About Alan

This is the stuff I share with conference folks who want to describe me in a few paragraphs to people who may want to hear what I have to say. While the below establishes credibility (or could…), what you really need to know about me is that I’m not afraid to ask tough questions or speak the truth (listen to the ABTesting podcast for plenty of examples). When speaking, I’m occasionally entertaining, but almost always provocative.

Alan Page has been a software tester for over 25 years, and is currently the Director of Quality for Services (and self proclaimed Community Leader) at Unity Technologies. Previous to Unity, Alan spent 22 years at Microsoft working on projects spanning the company – including a two year position as Microsoft’s Director of Test Excellence.
Alan was the lead author of the book “How We Test Software at Microsoft”, contributed chapters for “Beautiful Testing”,  and “Experiences of Test Automation: Case Studies of Software Test Automation”. His latest ebook (which may or may not be updated soon) is a collection of essays on test automation called “The A Word: Under the Covers of Test Automation”, and is available on leanpub .

And here’s the long version I use when I need to give people a lot more background of what and who I am.

I’m a native of the Pacific Northwest, moving from Spokane, WA to the Seattle area when I was 3 years old. I studied music in college, graduating with major degrees in Music Composition and Music Education. I taught music (high school Jazz, and middle school band) for 4 years before taking a year off to get a masters degree in Music Composition.

While working on my masters degree, I got pretty good at using a PC, and making it work with music programs (this was 1992, and I used a DOS based music notation program with all kinds of memory requirements). After graduate school, I worked as a bike messenger for about 6 months. The job was getting dangerous, so I applied for a dozen random jobs on Sunday morning, and ended up interviewing and getting a job at a company called Midisoft, where I was hired to do technical support for their music products. On my first day, they told me I was also their network administrator and software tester.

I worked at Midisoft for about 18 months, learning basic and C while I was there. When it was time for me to go (long story of ethics), I again, applied for a bunch of jobs, and was eventually hired in a contract position to help test networking on Windows 95. They apparently liked what I did, as I was hired as a full time employee six months later, in June, 1995.

I spent 22 years at Microsoft. IIRC, my job titles in order were: STE->SDE->Development Lead->Test Architect->Director of Test Excellence->Principal SDET->Principal Engineering Manager, and worked on a bunch of flavors of Windows and Windows CE, as well as Xbox One, a stupid science project to make Android apps run on Windows Phone,  Microsoft Teams, and a few other projects probably not worth listing. I spent 18 months or so as Microsoft’s Director of Test Excellence – which was basically an internal role for developing and delivering technical training, and for building community across the company (something I continued to do long after I left that role). One other thing worth mentioning is that I was heavily involved in developing Microsoft’s “Career Guides” – something that I am either proud or ashamed of, depending how they were used.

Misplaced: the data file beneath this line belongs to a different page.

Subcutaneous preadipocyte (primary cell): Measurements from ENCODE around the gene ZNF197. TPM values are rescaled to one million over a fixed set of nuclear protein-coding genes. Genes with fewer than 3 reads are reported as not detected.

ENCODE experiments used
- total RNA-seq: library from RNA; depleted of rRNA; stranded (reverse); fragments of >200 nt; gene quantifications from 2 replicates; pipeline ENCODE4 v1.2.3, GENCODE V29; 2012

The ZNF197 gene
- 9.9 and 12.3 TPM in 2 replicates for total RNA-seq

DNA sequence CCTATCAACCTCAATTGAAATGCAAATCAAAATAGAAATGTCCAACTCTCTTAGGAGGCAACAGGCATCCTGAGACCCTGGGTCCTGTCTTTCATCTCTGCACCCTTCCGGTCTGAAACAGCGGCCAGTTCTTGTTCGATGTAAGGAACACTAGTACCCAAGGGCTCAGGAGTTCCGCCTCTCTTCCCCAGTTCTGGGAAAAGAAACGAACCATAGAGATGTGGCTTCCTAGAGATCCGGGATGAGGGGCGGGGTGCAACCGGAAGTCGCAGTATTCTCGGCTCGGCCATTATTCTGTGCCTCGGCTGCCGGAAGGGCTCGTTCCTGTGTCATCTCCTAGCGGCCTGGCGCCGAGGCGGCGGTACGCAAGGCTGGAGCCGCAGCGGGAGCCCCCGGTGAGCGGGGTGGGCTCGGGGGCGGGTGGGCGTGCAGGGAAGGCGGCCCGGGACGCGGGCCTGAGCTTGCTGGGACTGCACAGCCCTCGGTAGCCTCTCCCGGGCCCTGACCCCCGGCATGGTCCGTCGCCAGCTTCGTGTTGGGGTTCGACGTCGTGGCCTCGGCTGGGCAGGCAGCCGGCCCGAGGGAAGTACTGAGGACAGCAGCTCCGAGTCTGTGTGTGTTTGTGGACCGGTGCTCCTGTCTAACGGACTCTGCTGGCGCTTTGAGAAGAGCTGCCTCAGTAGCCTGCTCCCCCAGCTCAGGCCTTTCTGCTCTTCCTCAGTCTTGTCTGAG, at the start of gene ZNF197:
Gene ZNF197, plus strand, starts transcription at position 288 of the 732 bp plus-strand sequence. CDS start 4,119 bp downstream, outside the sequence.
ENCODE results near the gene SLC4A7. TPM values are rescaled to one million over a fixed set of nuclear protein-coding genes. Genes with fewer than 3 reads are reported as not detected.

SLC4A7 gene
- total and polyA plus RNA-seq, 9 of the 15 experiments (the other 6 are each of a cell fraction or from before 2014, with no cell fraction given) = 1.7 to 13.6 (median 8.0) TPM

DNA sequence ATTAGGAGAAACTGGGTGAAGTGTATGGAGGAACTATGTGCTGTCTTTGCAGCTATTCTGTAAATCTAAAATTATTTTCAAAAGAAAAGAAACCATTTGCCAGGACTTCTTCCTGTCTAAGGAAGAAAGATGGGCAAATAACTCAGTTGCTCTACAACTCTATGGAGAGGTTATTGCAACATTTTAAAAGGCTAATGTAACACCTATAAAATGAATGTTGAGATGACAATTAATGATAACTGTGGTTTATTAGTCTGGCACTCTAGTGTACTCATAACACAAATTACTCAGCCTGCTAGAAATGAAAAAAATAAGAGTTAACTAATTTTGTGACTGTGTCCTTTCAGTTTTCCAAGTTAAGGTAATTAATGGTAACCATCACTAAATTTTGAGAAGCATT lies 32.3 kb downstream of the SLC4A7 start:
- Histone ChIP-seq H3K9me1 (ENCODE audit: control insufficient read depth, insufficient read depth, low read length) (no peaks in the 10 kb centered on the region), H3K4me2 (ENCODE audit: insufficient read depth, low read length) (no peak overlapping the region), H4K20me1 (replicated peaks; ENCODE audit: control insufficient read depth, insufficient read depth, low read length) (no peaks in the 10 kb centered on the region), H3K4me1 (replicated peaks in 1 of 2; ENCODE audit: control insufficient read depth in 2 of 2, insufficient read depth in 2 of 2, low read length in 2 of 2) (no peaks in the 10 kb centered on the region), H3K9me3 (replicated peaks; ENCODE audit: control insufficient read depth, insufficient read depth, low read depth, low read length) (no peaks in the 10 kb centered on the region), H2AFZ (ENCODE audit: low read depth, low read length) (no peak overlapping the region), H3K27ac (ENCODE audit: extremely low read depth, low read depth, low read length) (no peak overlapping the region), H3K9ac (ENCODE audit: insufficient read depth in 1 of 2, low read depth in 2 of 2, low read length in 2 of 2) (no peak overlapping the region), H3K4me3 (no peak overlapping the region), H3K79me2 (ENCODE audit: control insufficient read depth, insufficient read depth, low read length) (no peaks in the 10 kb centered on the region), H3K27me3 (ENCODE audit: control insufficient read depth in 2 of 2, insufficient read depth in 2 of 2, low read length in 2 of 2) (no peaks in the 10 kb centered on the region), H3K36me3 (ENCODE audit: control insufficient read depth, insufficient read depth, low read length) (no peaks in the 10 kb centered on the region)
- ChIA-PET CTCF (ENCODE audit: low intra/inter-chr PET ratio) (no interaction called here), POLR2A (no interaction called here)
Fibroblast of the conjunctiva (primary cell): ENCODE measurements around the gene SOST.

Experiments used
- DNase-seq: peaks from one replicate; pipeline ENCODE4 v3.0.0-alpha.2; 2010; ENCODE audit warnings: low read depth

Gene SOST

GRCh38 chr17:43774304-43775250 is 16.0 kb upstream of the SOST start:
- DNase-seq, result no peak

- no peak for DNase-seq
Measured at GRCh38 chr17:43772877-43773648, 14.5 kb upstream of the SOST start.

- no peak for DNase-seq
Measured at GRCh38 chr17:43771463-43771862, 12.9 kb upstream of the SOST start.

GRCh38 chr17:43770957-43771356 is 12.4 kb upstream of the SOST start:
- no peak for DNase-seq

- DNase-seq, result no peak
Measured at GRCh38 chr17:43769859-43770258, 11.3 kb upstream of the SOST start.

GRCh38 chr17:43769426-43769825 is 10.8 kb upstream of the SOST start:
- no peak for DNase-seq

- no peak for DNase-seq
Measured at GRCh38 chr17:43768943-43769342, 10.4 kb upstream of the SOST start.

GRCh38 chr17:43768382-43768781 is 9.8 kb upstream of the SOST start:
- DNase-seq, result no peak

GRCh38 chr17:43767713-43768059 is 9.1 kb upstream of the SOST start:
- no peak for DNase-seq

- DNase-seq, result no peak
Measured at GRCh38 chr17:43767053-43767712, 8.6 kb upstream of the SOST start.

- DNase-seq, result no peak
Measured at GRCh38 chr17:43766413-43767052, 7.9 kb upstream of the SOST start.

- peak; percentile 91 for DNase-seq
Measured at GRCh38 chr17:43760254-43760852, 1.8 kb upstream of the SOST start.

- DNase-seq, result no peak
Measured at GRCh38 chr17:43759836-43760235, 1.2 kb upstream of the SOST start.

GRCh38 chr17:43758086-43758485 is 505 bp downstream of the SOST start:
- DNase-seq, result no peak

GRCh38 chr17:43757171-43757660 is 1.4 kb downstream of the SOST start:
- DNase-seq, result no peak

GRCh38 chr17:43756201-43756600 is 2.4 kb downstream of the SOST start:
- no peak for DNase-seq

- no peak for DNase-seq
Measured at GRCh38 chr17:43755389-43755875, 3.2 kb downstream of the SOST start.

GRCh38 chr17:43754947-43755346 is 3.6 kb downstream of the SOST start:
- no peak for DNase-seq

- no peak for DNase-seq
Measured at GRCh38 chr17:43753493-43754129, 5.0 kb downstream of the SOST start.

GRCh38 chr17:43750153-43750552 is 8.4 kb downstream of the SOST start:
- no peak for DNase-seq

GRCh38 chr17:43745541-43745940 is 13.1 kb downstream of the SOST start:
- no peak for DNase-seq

With zero reluctance, I left my bags of stock options behind in January of 2017, and joined Unity Technologies, where I’m a Director of Quality for all of the pieces of Unity that connect to the internet.

I have a blog (angryweasel.com), as well as a podcast (with Brent Jensen) at https://angryweasel.com/ABTesting. Something worth sharing out of that podcast are the Modern Testing Principles. These are called “Modern” as an opposition to “Traditional” test last / test quality in approaches, and are in practice, Engineering Principles rather than having much to do with testing.

I’ve written a book (How We Test Software at Microsoft), and e-book (The A Word), and contributed chapters to a few others, and I’ve given talks, workshops, and keynotes at software and software testing conferences around the world. I have a blog (angryweasel.com/blog), where I will occasionally write short articles, but inspired by Tim Ferris’ 5-bullet-Friday series, I started writing my own Five for Friday posts containing interesting links or quotes  I found throughout the week.

I’m a soccer fanatic, enjoy sous vide cooking, and I’m spending a lot of time recently with my soon-to-be six month old (as of July, 2018) puppy, Terra.


9 Comments

  1. Question regarding HWTSAM related to unit testing. Is the SDE responsible for the unit test, or is it the SDET. If it is the SDE, when the SDET who receives unit tested code from the SDE, does he perform his own unit tests, or does he perform higher level integration testing or such?
    Thanks so much!

    Reply
    • SDEs own unit testing – and usually some level of functional or component testing (and sometimes more).

      SDETs worry about large scenarios, and use data to analyze quality at a large scale.

      Reply
  2. Alan i think you need to update this page. “Currently a Principal Software Design Engineer in Test (SDET) on the Xbox team, Alan spends his time designing and implementing test infrastructure and tests; and coaching and mentoring testers and test managers across the Xbox organization. Alan also leads company-wide quality and testing focused communities made up of senior engineering employees.” – seems little out of date 😛

    Reply

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